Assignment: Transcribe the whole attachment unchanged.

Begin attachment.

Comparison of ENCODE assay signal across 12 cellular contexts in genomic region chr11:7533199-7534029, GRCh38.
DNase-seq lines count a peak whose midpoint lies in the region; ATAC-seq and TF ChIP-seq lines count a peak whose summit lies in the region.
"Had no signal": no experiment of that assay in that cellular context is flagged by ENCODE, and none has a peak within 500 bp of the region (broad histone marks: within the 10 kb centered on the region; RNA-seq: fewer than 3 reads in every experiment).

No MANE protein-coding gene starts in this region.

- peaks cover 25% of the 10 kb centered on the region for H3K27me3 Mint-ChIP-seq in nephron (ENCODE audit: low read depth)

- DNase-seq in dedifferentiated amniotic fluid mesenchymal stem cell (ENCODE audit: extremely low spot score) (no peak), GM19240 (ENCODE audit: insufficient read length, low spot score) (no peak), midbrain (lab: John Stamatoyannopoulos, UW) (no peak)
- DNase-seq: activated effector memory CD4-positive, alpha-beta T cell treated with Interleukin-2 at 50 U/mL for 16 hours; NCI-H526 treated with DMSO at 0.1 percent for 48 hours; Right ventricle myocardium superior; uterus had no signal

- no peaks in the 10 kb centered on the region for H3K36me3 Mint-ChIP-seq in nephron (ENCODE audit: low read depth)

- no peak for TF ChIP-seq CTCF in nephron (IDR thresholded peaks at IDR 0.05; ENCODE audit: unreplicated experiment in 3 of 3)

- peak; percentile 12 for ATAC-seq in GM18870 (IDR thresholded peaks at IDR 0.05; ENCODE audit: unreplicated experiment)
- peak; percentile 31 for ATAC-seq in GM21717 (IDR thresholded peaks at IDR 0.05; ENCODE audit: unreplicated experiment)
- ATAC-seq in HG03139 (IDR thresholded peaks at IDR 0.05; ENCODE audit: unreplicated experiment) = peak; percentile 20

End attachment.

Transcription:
Comparison of ENCODE assay signal across 12 cellular contexts in genomic region chr11:7533199-7534029, GRCh38.
DNase-seq lines count a peak whose midpoint lies in the region; ATAC-seq and TF ChIP-seq lines count a peak whose summit lies in the region.
"Had no signal": no experiment of that assay in that cellular context is flagged by ENCODE, and none has a peak within 500 bp of the region (broad histone marks: within the 10 kb centered on the region; RNA-seq: fewer than 3 reads in every experiment).

No MANE protein-coding gene starts in this region.

- peaks cover 25% of the 10 kb centered on the region for H3K27me3 Mint-ChIP-seq in nephron (ENCODE audit: low read depth)

- DNase-seq in dedifferentiated amniotic fluid mesenchymal stem cell (ENCODE audit: extremely low spot score) (no peak), GM19240 (ENCODE audit: insufficient read length, low spot score) (no peak), midbrain (lab: John Stamatoyannopoulos, UW) (no peak)
- DNase-seq: activated effector memory CD4-positive, alpha-beta T cell treated with Interleukin-2 at 50 U/mL for 16 hours; NCI-H526 treated with DMSO at 0.1 percent for 48 hours; Right ventricle myocardium superior; uterus had no signal

- no peaks in the 10 kb centered on the region for H3K36me3 Mint-ChIP-seq in nephron (ENCODE audit: low read depth)

- no peak for TF ChIP-seq CTCF in nephron (IDR thresholded peaks at IDR 0.05; ENCODE audit: unreplicated experiment in 3 of 3)

- peak; percentile 12 for ATAC-seq in GM18870 (IDR thresholded peaks at IDR 0.05; ENCODE audit: unreplicated experiment)
- peak; percentile 31 for ATAC-seq in GM21717 (IDR thresholded peaks at IDR 0.05; ENCODE audit: unreplicated experiment)
- ATAC-seq in HG03139 (IDR thresholded peaks at IDR 0.05; ENCODE audit: unreplicated experiment) = peak; percentile 20